Web Animator

Web animation has seen an exponential growth over the past couple of years or so. The Flash era has been replaced by HTML5 CSS3 animations and JavaScript animation libraries.

Web & interaction developers now use platforms such as Greensock for creating stunning web animations. Now-a-days web development conferences are abuzz with discussions on web animations.


Scalable Vector Graphics is here to stay

SVG has always been popular in web animation. Now that Chrome has decided to end SMIL, there are still other libraries like GSAP (GreenSock Animation Platform) & SnapSVG which can easily animate a SVG.

In the coming days, we might see a SVG animation which is independent of the underlying library. But until that happens, GSAP will continue to dominate the animation front.

Animations done via GSAP have proven to be reliable across browsers and are backward compatible.

In future, we expect to see a standalone JS library similar to GSAP for SVG animation.


Increasing use of Web Animations API

No need to worry about integrating animation technologies like CSS & SMIL. Web Animations API does it for you. It’s a boon for web animator which servers as one stop animation engine. The API also caters to web browsers and facilitates in building new animation tools for developers.

Rise of browser animation tools

In 2015, Firefox launched its animation timeline for the developer edition. Although it’s still not fully matured to be used as a full-fledged animation tool, it certainly is a step in the right direction.

We hope to see third party extensions for editing SVG & CSS animations in future.


Animation tools & Prototyping

Web animators have traditionally faced problems with the tools used to create animations. Web animators need to master CSS, JS & HTML before they can create a formidable animation. These days, software like After Effects by Adobe can simplify the effort and reduce the development time. But still there is no way to test from a user’s point of view.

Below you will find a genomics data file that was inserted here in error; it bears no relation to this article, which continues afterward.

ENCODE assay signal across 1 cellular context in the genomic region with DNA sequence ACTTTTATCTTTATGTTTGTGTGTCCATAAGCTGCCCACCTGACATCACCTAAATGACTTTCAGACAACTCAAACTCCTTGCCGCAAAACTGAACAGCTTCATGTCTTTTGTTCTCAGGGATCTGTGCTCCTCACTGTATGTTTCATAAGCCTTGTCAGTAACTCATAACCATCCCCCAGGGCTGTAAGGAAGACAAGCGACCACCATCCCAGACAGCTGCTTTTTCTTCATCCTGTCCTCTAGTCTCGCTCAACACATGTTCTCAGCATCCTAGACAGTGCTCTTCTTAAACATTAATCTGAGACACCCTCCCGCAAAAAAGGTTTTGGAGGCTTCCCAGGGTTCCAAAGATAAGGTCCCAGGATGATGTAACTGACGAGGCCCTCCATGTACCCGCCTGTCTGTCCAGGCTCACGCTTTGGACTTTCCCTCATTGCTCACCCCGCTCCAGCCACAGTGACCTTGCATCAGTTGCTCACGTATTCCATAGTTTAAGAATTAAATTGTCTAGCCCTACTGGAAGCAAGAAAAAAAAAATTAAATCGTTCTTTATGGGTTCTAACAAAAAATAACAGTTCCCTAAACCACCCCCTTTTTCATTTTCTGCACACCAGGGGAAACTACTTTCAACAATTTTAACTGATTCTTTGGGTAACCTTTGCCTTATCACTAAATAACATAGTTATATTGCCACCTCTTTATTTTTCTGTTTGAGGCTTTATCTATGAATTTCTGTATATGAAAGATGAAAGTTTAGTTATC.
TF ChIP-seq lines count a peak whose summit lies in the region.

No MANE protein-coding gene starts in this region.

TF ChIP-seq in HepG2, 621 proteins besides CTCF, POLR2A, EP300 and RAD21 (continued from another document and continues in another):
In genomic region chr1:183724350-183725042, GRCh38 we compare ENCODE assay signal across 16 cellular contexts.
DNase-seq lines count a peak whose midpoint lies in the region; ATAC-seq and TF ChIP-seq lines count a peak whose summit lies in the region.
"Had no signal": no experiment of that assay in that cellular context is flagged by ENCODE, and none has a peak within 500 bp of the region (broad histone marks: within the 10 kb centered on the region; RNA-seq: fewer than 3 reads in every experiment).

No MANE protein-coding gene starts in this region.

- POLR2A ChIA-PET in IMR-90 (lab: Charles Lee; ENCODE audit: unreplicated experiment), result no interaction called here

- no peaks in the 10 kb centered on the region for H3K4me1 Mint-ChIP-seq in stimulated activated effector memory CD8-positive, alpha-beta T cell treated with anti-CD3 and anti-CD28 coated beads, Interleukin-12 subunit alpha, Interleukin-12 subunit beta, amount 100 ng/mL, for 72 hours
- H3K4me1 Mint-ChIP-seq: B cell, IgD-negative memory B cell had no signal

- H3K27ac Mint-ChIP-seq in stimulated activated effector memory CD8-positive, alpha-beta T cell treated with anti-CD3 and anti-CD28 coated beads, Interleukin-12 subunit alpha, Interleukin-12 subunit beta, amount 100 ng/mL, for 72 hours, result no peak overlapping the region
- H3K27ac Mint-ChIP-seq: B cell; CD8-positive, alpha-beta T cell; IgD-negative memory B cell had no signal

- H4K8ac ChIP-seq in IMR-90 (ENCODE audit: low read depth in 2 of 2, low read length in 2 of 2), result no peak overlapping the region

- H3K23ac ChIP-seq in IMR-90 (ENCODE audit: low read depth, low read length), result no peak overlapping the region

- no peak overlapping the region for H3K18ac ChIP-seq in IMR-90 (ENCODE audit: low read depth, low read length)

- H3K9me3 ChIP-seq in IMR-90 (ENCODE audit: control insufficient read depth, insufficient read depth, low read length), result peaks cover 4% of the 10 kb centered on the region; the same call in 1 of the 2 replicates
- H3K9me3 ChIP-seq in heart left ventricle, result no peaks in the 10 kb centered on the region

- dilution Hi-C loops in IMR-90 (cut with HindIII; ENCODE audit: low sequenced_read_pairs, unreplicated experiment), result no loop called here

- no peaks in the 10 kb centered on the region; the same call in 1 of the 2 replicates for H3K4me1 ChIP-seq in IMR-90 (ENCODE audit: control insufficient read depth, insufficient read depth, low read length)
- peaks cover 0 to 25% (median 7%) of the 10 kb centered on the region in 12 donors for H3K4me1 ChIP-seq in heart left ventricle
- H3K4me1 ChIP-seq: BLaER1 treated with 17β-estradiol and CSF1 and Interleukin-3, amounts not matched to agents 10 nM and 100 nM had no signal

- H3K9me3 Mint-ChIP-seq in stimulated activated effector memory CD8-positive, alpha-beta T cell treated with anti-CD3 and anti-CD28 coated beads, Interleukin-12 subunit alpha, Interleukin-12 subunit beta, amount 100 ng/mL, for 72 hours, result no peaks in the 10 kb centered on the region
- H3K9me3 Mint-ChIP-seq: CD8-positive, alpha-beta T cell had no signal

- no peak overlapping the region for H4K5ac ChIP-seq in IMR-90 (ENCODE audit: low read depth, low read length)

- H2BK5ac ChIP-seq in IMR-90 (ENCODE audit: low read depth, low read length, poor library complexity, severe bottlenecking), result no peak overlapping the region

Tools like Principle try to address this gap by offering graphical UI. With this tool, you can create prototypes without touching the underlying HTML.

However, on the flip side, you might mess up the web development workflow in the process. So, it’s basically a trade-off which a visual designer needs to make.

Adobe decided to focus on support for HTML5 instead of Flash. Accordingly, Flash professional CC got replaced by Animate CC. It still has support for Flash until new standards are fully matured.


Conception of Motion design

Salesforce came up with their own design system, i.e., ‘Lightning design system’ based on motion design principles. Motion design guidelines from this system are modular in nature and hence easy to adopt.

How far will motion design guidelines be adopted is more of a wait and watch kind of situation.

Motion Design

Relationship to UX

By default, animations are opacity-based. Not all sites want to offer an invasive animation on the front end. Thus we may see experiments on UI with features like ‘Anmiation off’, ‘Mute audio’ and so on.

There may be more cases relating to UX over time which will need to be addressed.

Don’t get me wrong here, animations when done right, offer a huge improvement in UX.


Importance of Animation

Ever since animation has returned to the fore, it has helped us convey our message in a more polished and expressive way. Animations help in branding in a strong way without incurring high costs.

Web animation is an expanding field and there are new tools, frameworks & libraries being rolled out almost every day to aid the web animators.

W3C is rolling out specs for animation as of writing this post. You can read more about it here: https://www.w3.org/TR/motion-1/.

As specs & guidelines like these mature, we will see an increase in demand for their adoption. For designers & developers, it creates a growing opportunity because clients will want to implement new trends on their sites.

A good design is not that is flashy and modern but one that provides an excellent user experience.